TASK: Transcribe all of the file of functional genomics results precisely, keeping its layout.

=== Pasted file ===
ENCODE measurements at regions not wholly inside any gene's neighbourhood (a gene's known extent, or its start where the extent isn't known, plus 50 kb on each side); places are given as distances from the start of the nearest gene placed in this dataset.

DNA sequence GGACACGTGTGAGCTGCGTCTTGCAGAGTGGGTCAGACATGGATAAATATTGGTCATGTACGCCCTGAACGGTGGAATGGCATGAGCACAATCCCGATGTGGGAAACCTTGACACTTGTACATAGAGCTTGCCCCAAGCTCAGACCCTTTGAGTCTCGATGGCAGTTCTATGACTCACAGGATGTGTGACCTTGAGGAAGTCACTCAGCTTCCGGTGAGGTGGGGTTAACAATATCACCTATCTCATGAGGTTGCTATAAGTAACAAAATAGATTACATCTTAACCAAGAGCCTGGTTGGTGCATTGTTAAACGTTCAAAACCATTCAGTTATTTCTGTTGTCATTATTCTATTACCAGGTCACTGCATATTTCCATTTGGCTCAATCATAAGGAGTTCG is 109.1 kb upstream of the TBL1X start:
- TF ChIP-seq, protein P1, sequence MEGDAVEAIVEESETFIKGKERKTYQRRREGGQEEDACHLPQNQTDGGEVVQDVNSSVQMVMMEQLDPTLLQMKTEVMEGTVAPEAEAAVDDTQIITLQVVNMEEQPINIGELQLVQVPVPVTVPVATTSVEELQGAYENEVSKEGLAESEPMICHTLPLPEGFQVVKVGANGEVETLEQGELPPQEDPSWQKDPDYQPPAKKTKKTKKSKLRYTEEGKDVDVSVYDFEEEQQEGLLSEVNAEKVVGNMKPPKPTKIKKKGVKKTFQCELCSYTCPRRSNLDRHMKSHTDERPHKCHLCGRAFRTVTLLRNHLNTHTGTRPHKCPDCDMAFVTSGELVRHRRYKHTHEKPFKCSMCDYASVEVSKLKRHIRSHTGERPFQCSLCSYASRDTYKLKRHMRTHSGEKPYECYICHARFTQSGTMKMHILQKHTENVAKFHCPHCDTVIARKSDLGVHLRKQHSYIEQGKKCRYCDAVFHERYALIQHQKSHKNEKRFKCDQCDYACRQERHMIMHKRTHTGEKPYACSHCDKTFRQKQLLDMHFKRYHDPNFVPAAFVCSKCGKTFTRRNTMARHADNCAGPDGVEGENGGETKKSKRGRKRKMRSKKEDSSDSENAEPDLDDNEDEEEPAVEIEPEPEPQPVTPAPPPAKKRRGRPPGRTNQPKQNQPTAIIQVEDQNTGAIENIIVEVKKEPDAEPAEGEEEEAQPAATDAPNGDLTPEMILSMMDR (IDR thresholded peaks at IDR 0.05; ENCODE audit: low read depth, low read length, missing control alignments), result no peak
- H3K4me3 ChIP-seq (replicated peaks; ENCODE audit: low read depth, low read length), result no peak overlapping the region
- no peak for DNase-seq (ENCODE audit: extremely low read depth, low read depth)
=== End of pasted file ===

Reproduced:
ENCODE measurements at regions not wholly inside any gene's neighbourhood (a gene's known extent, or its start where the extent isn't known, plus 50 kb on each side); places are given as distances from the start of the nearest gene placed in this dataset.

DNA sequence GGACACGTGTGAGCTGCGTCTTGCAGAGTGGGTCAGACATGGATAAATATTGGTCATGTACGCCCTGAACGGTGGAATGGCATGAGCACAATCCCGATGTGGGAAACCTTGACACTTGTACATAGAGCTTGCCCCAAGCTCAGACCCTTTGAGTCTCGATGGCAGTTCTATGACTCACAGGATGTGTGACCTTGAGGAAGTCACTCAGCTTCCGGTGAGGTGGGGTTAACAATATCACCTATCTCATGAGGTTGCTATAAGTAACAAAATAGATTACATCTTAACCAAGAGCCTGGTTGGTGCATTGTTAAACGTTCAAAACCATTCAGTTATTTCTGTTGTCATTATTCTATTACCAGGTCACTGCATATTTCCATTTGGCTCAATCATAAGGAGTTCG is 109.1 kb upstream of the TBL1X start:
- TF ChIP-seq, protein P1, sequence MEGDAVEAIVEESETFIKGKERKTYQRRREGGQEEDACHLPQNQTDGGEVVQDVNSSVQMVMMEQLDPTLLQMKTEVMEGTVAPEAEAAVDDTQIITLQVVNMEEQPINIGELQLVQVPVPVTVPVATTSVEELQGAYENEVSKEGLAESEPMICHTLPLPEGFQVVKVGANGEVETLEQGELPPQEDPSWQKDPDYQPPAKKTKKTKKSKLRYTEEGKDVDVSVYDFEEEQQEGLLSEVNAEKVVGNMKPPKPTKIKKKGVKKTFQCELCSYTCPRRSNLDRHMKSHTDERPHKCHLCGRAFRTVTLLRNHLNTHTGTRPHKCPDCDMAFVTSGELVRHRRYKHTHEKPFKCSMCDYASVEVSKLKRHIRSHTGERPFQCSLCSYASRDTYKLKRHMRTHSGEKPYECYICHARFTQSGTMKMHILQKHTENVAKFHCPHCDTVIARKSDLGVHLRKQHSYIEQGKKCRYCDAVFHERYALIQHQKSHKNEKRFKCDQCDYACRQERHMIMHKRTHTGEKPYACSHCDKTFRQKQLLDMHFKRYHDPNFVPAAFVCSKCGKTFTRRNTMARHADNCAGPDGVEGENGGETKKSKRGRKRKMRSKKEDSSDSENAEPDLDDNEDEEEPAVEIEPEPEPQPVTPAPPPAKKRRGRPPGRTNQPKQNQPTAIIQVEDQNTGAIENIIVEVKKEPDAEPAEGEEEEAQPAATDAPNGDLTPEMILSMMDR (IDR thresholded peaks at IDR 0.05; ENCODE audit: low read depth, low read length, missing control alignments), result no peak
- H3K4me3 ChIP-seq (replicated peaks; ENCODE audit: low read depth, low read length), result no peak overlapping the region
- no peak for DNase-seq (ENCODE audit: extremely low read depth, low read depth)